This actually matters. The reason is that the KIC-calibrated light curve for some presumably-constant star often shows an apparent slope (and possibly a jump in brightness across the Menzel gap), whereas the APASS-calibrated light curve for the same star shows a perfectly flat light curve. I show several examples of this effect in the attached PDF file. With this, we see that the use of the KIC-calibration by Hippke & Lund is causing the jumps and slopes as pure artifacts. Their Mistake #2 would not be made by anyone experienced with the Harvard plates (or anyone who reads the DASCH website or papers).
The attached PDF file gives a detailed account of the commission of the errors. Between the two killer mistakes, all of Hippke’s and Lund’s claims are shown to be artifacts of their bad analysis.
Reason #2: Two Measures by Experienced Workers give ±0.044 and ±0.048
Measure #1 is by myself, as given in fine detail in my ApJLett paper. I derive the century-long slopes for 12 uncrowded check stars that have essentially identical magnitude, color, and position as Tabby’s Star. Whatever systematic and measurement errors happen for Tabby’s Star on the DASCH photometry, the identical effects must be present on these 12 stars. No one can do any better than this for a direct measure of the real total errors. With this, the average slope is very close to zero, while the RMS of the slopes is ±0.044 mag/cen. The largest deviation from a flat slope is one at -0.070 mag/cen. I should mention that I have a vast experience with the Harvard plates, with nearly continuous work since 1979, something like 50 papers in refereed journals, plus five papers on the theory of photographic photometry.
Measure #2 is by Josh Grindlay. He is a professor at Harvard; he has been a long time user of the Harvard plates (going back before 1979), and he is the founder and leader of the DASCH program. He had long been using DASCH light curves, so he knew perfectly well that DASCH produces flat light curves for constant stars. With the spectacle of Hippke’s paper, he started a formal measure of many Landolt stars with the DASCH data. (Landolt stars have long served the community as standard stars, and they are most likely closely constant in brightness.) For 31 Landolt stars, Grindlay finds that the average fitted-linear-slope is -0.015±0.048 mag/cen.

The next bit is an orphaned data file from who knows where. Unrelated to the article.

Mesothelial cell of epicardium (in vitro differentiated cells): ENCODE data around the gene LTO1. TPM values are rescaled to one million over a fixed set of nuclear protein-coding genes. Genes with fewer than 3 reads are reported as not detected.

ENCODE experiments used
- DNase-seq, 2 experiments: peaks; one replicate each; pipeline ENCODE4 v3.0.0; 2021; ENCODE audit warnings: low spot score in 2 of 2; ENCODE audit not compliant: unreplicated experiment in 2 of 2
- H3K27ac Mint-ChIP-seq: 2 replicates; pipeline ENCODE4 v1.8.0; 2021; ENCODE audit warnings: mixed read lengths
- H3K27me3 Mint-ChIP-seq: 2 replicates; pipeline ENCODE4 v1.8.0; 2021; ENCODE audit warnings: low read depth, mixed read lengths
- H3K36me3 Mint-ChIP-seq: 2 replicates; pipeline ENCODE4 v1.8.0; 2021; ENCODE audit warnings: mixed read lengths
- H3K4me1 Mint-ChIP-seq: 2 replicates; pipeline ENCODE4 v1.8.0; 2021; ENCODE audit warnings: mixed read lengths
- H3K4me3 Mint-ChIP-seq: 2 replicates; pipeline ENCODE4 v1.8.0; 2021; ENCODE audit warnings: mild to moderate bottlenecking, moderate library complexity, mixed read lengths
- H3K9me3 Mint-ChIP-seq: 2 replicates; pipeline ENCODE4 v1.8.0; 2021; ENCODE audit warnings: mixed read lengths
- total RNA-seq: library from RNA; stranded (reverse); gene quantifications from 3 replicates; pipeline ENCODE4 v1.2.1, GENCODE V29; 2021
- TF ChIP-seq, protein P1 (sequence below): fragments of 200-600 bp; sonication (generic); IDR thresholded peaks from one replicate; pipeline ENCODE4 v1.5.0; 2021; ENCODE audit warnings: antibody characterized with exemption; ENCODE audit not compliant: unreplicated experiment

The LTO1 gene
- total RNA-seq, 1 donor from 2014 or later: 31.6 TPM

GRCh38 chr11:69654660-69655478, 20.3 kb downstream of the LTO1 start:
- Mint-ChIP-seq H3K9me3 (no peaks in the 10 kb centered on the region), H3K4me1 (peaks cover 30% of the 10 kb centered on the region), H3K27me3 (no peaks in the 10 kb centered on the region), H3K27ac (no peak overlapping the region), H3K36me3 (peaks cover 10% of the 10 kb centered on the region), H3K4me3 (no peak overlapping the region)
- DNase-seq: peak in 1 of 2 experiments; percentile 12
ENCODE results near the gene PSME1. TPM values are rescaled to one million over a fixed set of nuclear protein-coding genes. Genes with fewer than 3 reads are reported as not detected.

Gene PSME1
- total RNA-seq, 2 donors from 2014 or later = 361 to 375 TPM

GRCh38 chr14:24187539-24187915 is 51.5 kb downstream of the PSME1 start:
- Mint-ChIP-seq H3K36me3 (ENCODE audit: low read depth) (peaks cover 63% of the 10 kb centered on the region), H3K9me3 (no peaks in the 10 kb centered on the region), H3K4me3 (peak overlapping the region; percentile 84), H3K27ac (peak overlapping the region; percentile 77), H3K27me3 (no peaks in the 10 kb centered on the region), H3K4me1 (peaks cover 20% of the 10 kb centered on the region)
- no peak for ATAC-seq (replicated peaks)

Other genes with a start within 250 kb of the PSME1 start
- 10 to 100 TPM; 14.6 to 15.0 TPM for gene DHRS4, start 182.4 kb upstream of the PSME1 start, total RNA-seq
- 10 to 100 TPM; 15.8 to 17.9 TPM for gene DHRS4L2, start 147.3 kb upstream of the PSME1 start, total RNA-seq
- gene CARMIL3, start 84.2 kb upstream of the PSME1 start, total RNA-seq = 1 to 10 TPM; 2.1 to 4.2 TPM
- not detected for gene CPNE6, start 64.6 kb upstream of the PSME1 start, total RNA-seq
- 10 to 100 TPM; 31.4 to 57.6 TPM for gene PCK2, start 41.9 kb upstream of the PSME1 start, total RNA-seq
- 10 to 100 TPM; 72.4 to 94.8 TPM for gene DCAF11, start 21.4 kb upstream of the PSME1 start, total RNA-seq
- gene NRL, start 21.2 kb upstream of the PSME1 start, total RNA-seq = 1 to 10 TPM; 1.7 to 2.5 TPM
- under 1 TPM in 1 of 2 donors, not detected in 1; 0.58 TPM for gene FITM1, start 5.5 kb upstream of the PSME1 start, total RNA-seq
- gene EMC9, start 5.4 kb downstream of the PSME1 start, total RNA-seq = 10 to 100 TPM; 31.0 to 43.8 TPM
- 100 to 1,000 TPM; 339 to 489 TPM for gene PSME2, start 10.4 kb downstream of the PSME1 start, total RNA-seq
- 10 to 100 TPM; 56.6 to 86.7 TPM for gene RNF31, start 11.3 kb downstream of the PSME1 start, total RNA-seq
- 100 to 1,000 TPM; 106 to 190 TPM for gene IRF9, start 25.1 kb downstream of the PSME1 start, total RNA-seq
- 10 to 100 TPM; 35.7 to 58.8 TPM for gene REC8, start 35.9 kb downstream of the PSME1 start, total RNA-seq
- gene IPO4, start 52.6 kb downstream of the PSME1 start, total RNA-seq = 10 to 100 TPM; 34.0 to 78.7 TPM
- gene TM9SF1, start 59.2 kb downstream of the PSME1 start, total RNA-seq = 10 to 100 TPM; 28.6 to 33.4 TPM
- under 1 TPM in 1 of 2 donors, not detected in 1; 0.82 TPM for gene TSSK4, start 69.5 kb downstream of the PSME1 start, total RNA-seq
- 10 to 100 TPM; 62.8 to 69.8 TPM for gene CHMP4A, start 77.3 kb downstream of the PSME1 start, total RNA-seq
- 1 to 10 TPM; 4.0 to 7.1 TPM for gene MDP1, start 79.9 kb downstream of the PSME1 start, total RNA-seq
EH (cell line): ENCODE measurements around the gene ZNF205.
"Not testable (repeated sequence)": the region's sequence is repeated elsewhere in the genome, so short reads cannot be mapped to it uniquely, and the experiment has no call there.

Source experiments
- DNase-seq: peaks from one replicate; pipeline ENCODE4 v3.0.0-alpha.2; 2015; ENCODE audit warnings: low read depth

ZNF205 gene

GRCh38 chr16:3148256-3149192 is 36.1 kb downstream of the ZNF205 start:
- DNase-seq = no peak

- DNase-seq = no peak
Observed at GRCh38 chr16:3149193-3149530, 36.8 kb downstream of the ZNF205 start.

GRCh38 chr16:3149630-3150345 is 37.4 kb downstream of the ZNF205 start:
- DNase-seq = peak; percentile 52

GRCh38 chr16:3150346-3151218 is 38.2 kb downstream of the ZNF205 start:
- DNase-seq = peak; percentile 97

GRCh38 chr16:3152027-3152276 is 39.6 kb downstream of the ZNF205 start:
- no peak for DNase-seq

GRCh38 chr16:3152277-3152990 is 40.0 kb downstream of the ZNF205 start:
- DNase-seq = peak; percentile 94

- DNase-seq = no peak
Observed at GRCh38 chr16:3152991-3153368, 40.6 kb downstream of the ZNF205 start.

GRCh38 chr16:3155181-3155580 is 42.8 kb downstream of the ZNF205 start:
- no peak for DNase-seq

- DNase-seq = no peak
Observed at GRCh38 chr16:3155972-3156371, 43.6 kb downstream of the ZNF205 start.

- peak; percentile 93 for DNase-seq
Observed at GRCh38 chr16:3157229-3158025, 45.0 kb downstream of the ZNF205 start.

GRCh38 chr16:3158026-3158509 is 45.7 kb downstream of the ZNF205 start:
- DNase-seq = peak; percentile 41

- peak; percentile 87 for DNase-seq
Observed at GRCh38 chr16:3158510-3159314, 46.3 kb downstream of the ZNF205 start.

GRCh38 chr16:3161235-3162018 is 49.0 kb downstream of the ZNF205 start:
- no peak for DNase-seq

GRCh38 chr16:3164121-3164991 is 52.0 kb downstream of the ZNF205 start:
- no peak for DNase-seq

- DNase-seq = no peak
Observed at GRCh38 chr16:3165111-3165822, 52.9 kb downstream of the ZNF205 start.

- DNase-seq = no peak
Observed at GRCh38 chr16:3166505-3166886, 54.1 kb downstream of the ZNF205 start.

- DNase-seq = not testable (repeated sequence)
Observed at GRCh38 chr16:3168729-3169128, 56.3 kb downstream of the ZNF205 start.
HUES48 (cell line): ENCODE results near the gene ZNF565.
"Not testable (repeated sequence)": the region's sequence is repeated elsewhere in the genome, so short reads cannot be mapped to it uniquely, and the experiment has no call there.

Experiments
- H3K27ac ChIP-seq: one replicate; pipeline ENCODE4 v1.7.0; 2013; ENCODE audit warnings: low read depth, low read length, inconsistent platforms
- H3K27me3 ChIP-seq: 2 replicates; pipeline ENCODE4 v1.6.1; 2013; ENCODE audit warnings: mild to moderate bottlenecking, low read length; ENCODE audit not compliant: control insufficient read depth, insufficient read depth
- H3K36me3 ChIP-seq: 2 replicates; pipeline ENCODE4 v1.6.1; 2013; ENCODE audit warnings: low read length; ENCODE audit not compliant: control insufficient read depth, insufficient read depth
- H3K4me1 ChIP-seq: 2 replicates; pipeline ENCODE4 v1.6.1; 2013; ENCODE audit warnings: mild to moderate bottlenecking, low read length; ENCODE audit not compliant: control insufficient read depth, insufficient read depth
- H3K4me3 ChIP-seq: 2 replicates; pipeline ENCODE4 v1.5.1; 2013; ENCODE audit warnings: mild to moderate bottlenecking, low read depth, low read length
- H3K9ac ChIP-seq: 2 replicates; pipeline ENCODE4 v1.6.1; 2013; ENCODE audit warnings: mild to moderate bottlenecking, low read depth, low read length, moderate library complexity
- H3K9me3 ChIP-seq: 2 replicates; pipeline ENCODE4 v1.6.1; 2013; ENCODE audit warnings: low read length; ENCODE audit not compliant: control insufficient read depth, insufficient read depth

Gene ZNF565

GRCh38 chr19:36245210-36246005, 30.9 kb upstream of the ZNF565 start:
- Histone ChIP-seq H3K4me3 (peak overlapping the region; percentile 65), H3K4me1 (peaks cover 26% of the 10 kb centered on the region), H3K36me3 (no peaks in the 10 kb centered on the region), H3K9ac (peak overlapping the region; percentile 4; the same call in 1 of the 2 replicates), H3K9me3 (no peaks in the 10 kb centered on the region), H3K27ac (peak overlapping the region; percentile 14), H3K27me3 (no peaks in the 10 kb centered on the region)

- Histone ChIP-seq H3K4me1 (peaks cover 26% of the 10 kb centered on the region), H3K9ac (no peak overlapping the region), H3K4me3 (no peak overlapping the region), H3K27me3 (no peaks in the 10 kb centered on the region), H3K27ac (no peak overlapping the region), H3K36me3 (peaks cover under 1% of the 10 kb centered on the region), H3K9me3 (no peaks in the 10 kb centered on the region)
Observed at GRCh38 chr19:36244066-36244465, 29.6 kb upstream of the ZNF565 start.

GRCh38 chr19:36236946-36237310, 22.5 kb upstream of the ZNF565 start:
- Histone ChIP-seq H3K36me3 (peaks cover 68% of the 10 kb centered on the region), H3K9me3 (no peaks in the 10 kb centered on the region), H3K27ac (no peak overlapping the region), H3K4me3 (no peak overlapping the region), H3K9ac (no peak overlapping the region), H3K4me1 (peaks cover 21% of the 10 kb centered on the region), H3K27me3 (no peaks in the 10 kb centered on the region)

So we have the two most experienced workers in the world, and we are getting an RMS in the fitted-linear-slope of 0.044-0.048 mag/cen. For Tabby’s Star, this results in the century-long dimming being near 4.0-sigma in significance. I think that these two solid measures by the most experienced people in the world are to be strongly preferred to a claim coming from people who have yet to lay eyes on any archival photographic plate.
Reason #3: The Dimming of Tabby’s Star Has Been Confirmed
Ben Montet is in the process of investigating the long-term photometric behavior of KIC 8462852 in a high quality independent data set, and his preliminary results support the finding that Tabby’s star is indeed fading.
Tabby’s Star is bright, and the Kepler data is legendary for its photometric accuracy and stability. If Tabby’s Star is fading at the rate of 0.164 mag/cen (which it might or might not still be doing), then it should have faded by 0.0073 mag over the Kepler lifetime on the main Cygnus Field. This should be discoverable by a careful analysis.
Apparently Montet has made such an analysis, and finds Tabby’s Star to be fading at some unspecified fade-rate. So we have an apparent confirmation of the fading of Tabby’s Star over 4.5 years, although certainly we must await a definitive paper coming from Montet. [A group at Pulkova Observatory has claimed to provide a weak confirmation of a fading of Tabby’s Star. This is based on just ten plates from 1922 to 2001.There is indeed a formally fading slope, but the real uncertainties are greatly larger than any claimed slope. This result is not a confirmation.]
For those interested in following this matter further, the document I discuss above, my “ANALYSIS OF HIPPKE et al. (2016) and LUND et al. (2016) is available.” Often the refutations of claims are not short, so I have presented the full details in this document. In sum: We have three strong reasons to know that Hippke’s and Lund’s claims are certainly wrong.